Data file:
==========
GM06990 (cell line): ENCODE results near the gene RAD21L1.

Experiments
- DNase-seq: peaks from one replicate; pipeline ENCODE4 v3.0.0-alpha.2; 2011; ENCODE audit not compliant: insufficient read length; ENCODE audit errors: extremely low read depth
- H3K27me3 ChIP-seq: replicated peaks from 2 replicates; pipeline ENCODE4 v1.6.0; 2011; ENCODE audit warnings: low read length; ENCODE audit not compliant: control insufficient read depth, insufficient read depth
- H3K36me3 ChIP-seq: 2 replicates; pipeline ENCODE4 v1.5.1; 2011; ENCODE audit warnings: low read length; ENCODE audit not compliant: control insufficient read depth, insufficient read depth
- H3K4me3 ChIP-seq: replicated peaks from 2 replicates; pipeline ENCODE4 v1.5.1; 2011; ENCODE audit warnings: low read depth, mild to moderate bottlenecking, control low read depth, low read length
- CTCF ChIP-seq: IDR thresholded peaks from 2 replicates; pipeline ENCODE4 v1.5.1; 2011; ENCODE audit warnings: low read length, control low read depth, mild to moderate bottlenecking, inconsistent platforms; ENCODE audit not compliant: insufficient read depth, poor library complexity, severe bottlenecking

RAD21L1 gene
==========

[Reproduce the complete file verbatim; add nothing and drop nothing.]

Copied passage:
GM06990 (cell line): ENCODE results near the gene RAD21L1.

Experiments
- DNase-seq: peaks from one replicate; pipeline ENCODE4 v3.0.0-alpha.2; 2011; ENCODE audit not compliant: insufficient read length; ENCODE audit errors: extremely low read depth
- H3K27me3 ChIP-seq: replicated peaks from 2 replicates; pipeline ENCODE4 v1.6.0; 2011; ENCODE audit warnings: low read length; ENCODE audit not compliant: control insufficient read depth, insufficient read depth
- H3K36me3 ChIP-seq: 2 replicates; pipeline ENCODE4 v1.5.1; 2011; ENCODE audit warnings: low read length; ENCODE audit not compliant: control insufficient read depth, insufficient read depth
- H3K4me3 ChIP-seq: replicated peaks from 2 replicates; pipeline ENCODE4 v1.5.1; 2011; ENCODE audit warnings: low read depth, mild to moderate bottlenecking, control low read depth, low read length
- CTCF ChIP-seq: IDR thresholded peaks from 2 replicates; pipeline ENCODE4 v1.5.1; 2011; ENCODE audit warnings: low read length, control low read depth, mild to moderate bottlenecking, inconsistent platforms; ENCODE audit not compliant: insufficient read depth, poor library complexity, severe bottlenecking

RAD21L1 gene